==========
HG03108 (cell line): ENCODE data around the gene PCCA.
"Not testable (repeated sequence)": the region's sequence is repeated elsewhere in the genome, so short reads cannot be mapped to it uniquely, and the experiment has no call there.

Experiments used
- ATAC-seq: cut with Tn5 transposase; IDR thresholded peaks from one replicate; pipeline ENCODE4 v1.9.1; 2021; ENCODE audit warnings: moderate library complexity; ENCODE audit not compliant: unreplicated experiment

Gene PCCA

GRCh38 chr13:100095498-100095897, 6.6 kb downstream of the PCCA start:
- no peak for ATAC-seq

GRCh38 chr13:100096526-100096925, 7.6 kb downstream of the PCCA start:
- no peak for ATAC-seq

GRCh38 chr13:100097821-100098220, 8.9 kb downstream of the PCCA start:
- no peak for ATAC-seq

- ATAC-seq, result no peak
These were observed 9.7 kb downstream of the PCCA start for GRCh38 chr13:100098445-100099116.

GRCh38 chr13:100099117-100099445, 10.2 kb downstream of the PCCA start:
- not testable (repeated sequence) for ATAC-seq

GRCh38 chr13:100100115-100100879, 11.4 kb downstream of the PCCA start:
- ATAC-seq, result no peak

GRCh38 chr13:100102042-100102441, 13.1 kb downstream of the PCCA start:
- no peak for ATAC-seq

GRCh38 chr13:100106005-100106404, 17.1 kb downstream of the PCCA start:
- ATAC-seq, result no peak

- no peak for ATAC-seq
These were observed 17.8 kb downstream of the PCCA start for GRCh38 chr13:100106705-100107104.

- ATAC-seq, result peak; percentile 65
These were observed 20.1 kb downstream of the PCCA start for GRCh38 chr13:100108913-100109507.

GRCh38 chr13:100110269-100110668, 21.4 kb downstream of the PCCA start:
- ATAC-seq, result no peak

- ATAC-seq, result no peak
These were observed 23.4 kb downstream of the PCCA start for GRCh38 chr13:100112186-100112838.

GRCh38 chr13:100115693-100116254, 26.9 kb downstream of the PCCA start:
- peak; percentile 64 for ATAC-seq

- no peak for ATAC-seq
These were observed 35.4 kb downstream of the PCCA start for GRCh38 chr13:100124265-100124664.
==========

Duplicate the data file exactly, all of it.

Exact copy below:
HG03108 (cell line): ENCODE data around the gene PCCA.
"Not testable (repeated sequence)": the region's sequence is repeated elsewhere in the genome, so short reads cannot be mapped to it uniquely, and the experiment has no call there.

Experiments used
- ATAC-seq: cut with Tn5 transposase; IDR thresholded peaks from one replicate; pipeline ENCODE4 v1.9.1; 2021; ENCODE audit warnings: moderate library complexity; ENCODE audit not compliant: unreplicated experiment

Gene PCCA

GRCh38 chr13:100095498-100095897, 6.6 kb downstream of the PCCA start:
- no peak for ATAC-seq

GRCh38 chr13:100096526-100096925, 7.6 kb downstream of the PCCA start:
- no peak for ATAC-seq

GRCh38 chr13:100097821-100098220, 8.9 kb downstream of the PCCA start:
- no peak for ATAC-seq

- ATAC-seq, result no peak
These were observed 9.7 kb downstream of the PCCA start for GRCh38 chr13:100098445-100099116.

GRCh38 chr13:100099117-100099445, 10.2 kb downstream of the PCCA start:
- not testable (repeated sequence) for ATAC-seq

GRCh38 chr13:100100115-100100879, 11.4 kb downstream of the PCCA start:
- ATAC-seq, result no peak

GRCh38 chr13:100102042-100102441, 13.1 kb downstream of the PCCA start:
- no peak for ATAC-seq

GRCh38 chr13:100106005-100106404, 17.1 kb downstream of the PCCA start:
- ATAC-seq, result no peak

- no peak for ATAC-seq
These were observed 17.8 kb downstream of the PCCA start for GRCh38 chr13:100106705-100107104.

- ATAC-seq, result peak; percentile 65
These were observed 20.1 kb downstream of the PCCA start for GRCh38 chr13:100108913-100109507.

GRCh38 chr13:100110269-100110668, 21.4 kb downstream of the PCCA start:
- ATAC-seq, result no peak

- ATAC-seq, result no peak
These were observed 23.4 kb downstream of the PCCA start for GRCh38 chr13:100112186-100112838.

GRCh38 chr13:100115693-100116254, 26.9 kb downstream of the PCCA start:
- peak; percentile 64 for ATAC-seq

- no peak for ATAC-seq
These were observed 35.4 kb downstream of the PCCA start for GRCh38 chr13:100124265-100124664.